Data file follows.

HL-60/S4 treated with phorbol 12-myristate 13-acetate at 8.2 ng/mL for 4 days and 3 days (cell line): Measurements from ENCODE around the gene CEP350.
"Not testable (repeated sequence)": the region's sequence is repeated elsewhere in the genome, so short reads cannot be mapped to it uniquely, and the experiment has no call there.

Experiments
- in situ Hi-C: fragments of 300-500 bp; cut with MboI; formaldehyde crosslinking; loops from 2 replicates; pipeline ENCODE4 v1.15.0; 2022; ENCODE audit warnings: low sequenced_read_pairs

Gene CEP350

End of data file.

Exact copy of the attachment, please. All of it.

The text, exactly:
HL-60/S4 treated with phorbol 12-myristate 13-acetate at 8.2 ng/mL for 4 days and 3 days (cell line): Measurements from ENCODE around the gene CEP350.
"Not testable (repeated sequence)": the region's sequence is repeated elsewhere in the genome, so short reads cannot be mapped to it uniquely, and the experiment has no call there.

Experiments
- in situ Hi-C: fragments of 300-500 bp; cut with MboI; formaldehyde crosslinking; loops from 2 replicates; pipeline ENCODE4 v1.15.0; 2022; ENCODE audit warnings: low sequenced_read_pairs

Gene CEP350